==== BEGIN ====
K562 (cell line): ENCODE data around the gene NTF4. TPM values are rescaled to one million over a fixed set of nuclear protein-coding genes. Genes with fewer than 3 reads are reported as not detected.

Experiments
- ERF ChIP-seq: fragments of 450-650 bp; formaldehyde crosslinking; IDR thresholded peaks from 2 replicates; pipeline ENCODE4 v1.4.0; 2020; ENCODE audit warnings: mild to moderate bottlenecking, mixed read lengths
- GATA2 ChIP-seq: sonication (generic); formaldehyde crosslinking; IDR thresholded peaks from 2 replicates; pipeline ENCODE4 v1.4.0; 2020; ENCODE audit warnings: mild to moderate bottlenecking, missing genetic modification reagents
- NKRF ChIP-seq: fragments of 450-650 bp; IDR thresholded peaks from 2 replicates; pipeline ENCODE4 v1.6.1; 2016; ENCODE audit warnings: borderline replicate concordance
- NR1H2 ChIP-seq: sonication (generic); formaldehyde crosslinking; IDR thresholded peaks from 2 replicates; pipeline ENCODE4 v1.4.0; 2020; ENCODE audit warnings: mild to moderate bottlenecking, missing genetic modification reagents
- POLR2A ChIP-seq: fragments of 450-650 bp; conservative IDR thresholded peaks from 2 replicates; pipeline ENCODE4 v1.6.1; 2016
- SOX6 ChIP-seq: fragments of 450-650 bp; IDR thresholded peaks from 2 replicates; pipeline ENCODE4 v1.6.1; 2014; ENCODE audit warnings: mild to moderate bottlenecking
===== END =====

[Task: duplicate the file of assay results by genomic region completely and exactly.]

K562 (cell line): ENCODE data around the gene NTF4. TPM values are rescaled to one million over a fixed set of nuclear protein-coding genes. Genes with fewer than 3 reads are reported as not detected.

Experiments
- ERF ChIP-seq: fragments of 450-650 bp; formaldehyde crosslinking; IDR thresholded peaks from 2 replicates; pipeline ENCODE4 v1.4.0; 2020; ENCODE audit warnings: mild to moderate bottlenecking, mixed read lengths
- GATA2 ChIP-seq: sonication (generic); formaldehyde crosslinking; IDR thresholded peaks from 2 replicates; pipeline ENCODE4 v1.4.0; 2020; ENCODE audit warnings: mild to moderate bottlenecking, missing genetic modification reagents
- NKRF ChIP-seq: fragments of 450-650 bp; IDR thresholded peaks from 2 replicates; pipeline ENCODE4 v1.6.1; 2016; ENCODE audit warnings: borderline replicate concordance
- NR1H2 ChIP-seq: sonication (generic); formaldehyde crosslinking; IDR thresholded peaks from 2 replicates; pipeline ENCODE4 v1.4.0; 2020; ENCODE audit warnings: mild to moderate bottlenecking, missing genetic modification reagents
- POLR2A ChIP-seq: fragments of 450-650 bp; conservative IDR thresholded peaks from 2 replicates; pipeline ENCODE4 v1.6.1; 2016
- SOX6 ChIP-seq: fragments of 450-650 bp; IDR thresholded peaks from 2 replicates; pipeline ENCODE4 v1.6.1; 2014; ENCODE audit warnings: mild to moderate bottlenecking